Open banking in its simplest term means the opening up of access to bank account data and enabling innovative means of initiating payments, which have the potential to revolutionise how we interact with banks and financial services providers.
The Open Banking agenda is being driven by regulation: the revised Payment Services Directive (PSD2) and the UK’s Competition and Markets Authority’s retail banking review are both mandating the opening up use of bank data and the creation of common standards for the sharing of data.
It is accepted that open banking will stimulate innovation and increase competition, creating opportunities for banks, other existing financial service providers, and new businesses working to disrupt and transform the ways in which people and business engage with money.
For banks and other lenders, one key opportunity is the potential to make more accurate lending decisions. In response to the financial crisis, regulators have focused on reassessing capital requirements and ring-fencing investment activities from those of retail banking, but far less attention has been paid to the integrity of the lending decision-making process itself.
When banks lend to consumers and small businesses they need to take into account statements of income, spending habits and the credit scores they acquire from third parties. But rarely will this aggregation of information lead to a complete picture of a person or a business’s circumstances.
Any lender that has “real-time” access to every purchasing decision made by a potential customer will be far better equipped to price its decision to lend than one that relies on current practices. For the credit scoring sector, the opportunity is to improve the reliability and trust in their products or be disrupted by innovative businesses that provide greater transparency and granularity.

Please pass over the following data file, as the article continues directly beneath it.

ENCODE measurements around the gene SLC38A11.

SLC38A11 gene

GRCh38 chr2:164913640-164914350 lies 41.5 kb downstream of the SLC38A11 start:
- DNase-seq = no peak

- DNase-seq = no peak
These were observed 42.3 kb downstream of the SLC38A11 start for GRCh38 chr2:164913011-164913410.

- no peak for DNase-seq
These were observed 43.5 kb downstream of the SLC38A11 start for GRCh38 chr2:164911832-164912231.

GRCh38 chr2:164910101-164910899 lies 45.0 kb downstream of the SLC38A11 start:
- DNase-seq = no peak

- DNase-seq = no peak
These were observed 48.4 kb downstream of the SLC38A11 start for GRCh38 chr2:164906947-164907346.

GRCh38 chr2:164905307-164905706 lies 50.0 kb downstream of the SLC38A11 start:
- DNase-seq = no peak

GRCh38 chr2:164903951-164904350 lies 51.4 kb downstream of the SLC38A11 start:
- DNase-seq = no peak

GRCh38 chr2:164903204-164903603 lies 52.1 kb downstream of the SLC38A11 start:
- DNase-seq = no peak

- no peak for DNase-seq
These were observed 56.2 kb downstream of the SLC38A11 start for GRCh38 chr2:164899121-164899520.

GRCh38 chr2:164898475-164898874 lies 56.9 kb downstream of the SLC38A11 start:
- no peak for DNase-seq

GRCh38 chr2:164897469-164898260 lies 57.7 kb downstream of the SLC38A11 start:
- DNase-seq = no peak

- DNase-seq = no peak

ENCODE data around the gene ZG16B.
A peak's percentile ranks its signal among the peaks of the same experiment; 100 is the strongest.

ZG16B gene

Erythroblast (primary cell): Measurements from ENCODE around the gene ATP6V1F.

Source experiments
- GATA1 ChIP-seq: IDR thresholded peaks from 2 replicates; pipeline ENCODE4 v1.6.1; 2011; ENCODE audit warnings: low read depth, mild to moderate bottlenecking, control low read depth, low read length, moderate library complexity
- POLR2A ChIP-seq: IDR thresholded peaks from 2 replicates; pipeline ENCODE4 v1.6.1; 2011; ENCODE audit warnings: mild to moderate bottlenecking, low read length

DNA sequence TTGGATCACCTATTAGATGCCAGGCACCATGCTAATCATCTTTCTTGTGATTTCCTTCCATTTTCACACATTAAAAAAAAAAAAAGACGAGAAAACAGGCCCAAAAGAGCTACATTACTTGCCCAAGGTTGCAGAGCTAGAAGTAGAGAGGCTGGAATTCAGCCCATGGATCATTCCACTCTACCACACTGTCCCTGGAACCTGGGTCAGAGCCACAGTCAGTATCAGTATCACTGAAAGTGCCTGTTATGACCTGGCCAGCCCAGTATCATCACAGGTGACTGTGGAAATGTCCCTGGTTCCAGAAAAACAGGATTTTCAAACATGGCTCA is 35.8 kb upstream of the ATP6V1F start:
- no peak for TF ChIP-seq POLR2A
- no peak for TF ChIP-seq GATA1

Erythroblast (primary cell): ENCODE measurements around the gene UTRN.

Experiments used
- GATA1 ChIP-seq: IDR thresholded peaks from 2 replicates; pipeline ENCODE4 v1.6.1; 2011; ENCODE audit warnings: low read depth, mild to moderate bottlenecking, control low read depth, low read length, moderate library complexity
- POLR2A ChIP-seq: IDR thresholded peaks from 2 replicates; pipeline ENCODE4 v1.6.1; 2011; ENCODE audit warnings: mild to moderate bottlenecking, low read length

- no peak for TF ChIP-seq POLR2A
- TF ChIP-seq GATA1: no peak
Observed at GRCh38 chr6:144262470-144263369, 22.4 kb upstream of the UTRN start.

But open banking is not just about the benefits that come from an increased understanding through analysis of how consumers and businesses save, spend and invest. It is also about enabling competition between payment service options and, properly incentivised, there is good reason for a consumer or a small business to use a direct bank-to-bank transfer for one-off payments instead of a debit card or a credit card.
The opportunity is open, for example, for Amazon to incentivise its customers through discounts or free services, in order to initiate payments itself and bypass the fees charged by banks and credit card companies as part of the process.
Before open banking was mandated, there was nothing preventing banks and other payment account holding institutions from denying other businesses access to their customers’ bank accounts. Many of the current business models that access customer bank data on their behalf or initiate online payments for them, have had to rely on what many consider to be an inadequate workaround – accessing customer accounts without consent or at times knowledge of the bank or other institution that holds the customer’s account.
However, as a result of market inertia, open banking business models may not have yet grown significantly, and it has been recognised that regulatory change is necessary to correct frictions which currently restrict third party businesses from accessing customer data held in bank accounts and to promote customer trust in these models.
This regulatory change has now come but many issues, such as promoting customer trust, ensuring security of data, managing liability and dispute resolution around payments and incentivising customers to share dates, need to be resolved following the starting gun being fired last month. These issues, opportunities and challenges of Open Banking will be debated at a Scottish Financial Enterprise breakfast briefing hosted by Pinsent Masons in Edinburgh on 15 February.
Mhairi Mival, legal director and fintech specialist at law firm Pinsent Masons